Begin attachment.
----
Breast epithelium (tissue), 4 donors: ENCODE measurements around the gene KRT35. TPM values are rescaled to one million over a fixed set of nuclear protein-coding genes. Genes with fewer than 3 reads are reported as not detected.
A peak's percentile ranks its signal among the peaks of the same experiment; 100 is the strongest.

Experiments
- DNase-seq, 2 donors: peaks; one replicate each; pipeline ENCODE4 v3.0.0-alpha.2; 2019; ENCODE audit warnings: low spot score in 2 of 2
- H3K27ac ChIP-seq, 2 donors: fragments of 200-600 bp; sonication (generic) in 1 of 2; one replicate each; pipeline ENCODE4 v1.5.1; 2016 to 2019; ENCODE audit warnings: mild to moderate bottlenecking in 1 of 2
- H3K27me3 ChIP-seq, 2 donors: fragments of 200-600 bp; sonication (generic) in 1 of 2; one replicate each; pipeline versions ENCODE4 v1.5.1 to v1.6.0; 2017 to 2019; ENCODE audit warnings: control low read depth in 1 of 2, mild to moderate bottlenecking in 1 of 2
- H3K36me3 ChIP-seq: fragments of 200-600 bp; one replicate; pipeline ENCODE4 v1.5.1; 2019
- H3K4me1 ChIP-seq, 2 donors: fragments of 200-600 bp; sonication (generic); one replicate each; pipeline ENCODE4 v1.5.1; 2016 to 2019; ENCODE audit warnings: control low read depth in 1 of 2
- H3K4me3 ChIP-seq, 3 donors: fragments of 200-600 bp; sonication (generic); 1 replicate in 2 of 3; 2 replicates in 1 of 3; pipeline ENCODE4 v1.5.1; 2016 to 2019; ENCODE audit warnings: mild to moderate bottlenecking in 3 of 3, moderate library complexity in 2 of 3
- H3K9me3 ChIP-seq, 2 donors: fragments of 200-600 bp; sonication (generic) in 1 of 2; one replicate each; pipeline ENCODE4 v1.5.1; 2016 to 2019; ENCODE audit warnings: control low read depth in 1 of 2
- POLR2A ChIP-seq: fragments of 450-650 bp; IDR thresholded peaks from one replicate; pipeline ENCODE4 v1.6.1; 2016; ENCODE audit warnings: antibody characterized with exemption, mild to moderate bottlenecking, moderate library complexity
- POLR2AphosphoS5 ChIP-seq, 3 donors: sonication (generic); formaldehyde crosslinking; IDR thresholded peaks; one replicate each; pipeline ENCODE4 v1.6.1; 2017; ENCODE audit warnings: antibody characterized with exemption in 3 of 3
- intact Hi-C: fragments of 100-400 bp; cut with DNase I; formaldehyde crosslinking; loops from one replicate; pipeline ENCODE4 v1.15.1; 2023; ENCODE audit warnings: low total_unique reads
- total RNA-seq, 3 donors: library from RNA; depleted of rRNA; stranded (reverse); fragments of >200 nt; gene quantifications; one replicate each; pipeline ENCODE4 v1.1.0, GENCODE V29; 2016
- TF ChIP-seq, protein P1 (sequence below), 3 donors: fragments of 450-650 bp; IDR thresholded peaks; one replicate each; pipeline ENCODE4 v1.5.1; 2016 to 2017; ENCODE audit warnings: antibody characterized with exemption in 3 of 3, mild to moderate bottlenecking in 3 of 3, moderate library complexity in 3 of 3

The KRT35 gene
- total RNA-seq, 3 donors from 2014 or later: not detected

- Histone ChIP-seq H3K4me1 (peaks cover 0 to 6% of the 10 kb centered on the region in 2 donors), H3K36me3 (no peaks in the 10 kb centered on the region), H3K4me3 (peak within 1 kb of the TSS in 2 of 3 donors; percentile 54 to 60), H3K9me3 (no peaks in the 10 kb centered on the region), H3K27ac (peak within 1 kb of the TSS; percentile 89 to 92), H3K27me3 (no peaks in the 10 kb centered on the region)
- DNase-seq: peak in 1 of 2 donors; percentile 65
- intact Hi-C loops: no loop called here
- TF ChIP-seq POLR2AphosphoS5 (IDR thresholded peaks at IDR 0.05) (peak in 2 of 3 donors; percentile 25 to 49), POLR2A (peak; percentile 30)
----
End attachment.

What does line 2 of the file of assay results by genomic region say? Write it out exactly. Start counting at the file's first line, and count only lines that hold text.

A peak's percentile ranks its signal among the peaks of the same experiment; 100 is the strongest.